How Hearing Works
The way in which our ears screen out sounds so that we can listen selectively only to the noises we want to hear - like a friend's voice across the hubbub of a crowded room - has been revealed by scientists in Australia.
The inner ear, also called the cochlea, is the site where sound waves are converted into brain waves by a population of tiny hair cells that generate nerve impulses as they vibrate in time with the sounds.
Different groups of hair cells are sensitive to different sound frequencies, but how the cochlea is able to tune itself to supress unwanted sounds while amplifying the desired frequencies we want to listen to, was a mystery.
Now, working on mice, Gary Housley, from the University of New South Wales, has unpicked the circuitry that makes this selective hearing possible.
Alongside the inner hair cells, which send sound signals to the brain, are a second population of larger and more numerous outer hair cells. These are responsible for turning up, or down, the sensitivity of the cochlea.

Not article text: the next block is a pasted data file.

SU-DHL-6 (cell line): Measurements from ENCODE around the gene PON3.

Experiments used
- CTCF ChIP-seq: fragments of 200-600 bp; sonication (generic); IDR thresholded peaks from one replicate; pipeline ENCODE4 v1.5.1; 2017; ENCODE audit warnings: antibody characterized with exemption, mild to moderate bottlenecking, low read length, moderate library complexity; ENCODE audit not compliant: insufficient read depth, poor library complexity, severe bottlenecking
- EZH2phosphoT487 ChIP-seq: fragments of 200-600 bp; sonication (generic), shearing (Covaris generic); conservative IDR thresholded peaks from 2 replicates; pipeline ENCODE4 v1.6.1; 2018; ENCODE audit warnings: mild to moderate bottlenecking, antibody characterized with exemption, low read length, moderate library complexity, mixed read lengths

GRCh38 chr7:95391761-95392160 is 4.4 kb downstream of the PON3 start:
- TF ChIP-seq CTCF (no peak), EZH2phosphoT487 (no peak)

Feeding back through the brainstem, the UNSW team have found that when they are activated these outer hair cells trigger the acoustic equivalent of a knee-jerk reflex, which alters the activity of the outer hair cells along the cochlea and turning down its sensitivity to sounds.
Importantly, the reflex response is sent to both ears, and this has a signficant effect on the way in which sounds are perceived across the head, particularly from the perspective of people using hearing aids.
"Just amplifying sounds indiscriminately and playing them into both ears at the same time is not sympathetic to the way that the brain is wired," explains Housley. "Our findings mean that, in future, hearing aids can incorporate this effect, which could significantly improve the user experience."